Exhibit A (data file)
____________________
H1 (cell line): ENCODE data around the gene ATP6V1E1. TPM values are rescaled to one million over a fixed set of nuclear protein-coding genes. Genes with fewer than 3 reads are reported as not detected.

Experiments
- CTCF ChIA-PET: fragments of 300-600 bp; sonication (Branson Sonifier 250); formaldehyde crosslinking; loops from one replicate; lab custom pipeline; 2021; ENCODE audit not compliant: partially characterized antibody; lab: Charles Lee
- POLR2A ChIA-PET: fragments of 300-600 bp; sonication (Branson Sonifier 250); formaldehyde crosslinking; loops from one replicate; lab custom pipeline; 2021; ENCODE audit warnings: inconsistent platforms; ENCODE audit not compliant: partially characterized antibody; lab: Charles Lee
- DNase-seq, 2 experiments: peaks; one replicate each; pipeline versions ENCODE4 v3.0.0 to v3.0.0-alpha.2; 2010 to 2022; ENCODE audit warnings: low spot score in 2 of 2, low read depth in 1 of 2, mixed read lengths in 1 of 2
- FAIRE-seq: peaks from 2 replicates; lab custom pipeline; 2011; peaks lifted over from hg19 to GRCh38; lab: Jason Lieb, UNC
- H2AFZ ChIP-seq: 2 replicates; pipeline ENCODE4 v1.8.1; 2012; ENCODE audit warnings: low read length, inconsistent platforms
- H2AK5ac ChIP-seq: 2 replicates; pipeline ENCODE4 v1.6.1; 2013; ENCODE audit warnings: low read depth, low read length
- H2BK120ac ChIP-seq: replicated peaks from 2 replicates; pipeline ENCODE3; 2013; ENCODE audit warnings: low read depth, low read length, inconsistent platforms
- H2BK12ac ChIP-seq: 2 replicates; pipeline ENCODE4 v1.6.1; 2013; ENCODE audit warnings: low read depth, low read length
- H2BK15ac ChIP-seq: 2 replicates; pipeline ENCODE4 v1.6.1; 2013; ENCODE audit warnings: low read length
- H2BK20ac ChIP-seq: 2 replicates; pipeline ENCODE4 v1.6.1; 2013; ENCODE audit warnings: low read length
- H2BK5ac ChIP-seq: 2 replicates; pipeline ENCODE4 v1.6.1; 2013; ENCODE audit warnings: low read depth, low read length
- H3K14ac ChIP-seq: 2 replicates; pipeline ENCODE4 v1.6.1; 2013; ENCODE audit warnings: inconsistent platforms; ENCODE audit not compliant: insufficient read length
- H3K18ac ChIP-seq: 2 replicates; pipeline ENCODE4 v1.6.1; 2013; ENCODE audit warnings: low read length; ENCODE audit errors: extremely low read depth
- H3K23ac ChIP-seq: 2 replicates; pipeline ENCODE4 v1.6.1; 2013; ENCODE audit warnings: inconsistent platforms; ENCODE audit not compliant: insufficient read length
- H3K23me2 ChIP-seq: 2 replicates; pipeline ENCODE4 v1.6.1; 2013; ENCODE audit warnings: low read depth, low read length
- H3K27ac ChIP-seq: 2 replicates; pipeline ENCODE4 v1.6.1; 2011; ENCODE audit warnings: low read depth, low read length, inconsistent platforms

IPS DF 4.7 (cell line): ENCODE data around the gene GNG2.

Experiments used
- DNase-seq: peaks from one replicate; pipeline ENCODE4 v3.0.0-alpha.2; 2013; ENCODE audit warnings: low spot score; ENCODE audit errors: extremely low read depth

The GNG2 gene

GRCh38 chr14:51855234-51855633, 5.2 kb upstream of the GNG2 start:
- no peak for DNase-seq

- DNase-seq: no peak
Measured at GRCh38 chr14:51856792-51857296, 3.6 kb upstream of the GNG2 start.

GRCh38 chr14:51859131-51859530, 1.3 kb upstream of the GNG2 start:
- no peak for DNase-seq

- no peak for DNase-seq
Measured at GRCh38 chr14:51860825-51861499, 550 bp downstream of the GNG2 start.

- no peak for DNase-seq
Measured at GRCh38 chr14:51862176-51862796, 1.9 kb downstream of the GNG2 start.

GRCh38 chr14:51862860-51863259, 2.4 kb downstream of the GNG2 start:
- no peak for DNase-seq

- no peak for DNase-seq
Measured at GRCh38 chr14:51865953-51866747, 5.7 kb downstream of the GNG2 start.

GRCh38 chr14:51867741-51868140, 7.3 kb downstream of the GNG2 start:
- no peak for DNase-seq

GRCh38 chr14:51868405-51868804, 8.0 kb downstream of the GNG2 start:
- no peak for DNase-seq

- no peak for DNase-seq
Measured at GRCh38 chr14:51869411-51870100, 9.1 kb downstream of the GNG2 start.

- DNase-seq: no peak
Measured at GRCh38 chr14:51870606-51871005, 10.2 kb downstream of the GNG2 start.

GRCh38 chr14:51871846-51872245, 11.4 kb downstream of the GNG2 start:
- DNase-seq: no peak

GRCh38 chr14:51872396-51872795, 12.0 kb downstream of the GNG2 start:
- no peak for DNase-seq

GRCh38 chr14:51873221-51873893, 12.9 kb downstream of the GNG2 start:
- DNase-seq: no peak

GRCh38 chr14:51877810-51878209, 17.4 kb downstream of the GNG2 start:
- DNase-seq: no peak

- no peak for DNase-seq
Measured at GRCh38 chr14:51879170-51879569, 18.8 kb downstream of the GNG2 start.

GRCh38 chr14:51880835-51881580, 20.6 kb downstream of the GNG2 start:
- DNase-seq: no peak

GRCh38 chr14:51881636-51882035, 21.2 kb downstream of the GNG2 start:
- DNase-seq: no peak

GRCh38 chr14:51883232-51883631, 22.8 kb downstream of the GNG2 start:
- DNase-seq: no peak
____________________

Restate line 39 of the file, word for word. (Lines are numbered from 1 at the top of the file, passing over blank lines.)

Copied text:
GRCh38 chr14:51868405-51868804, 8.0 kb downstream of the GNG2 start: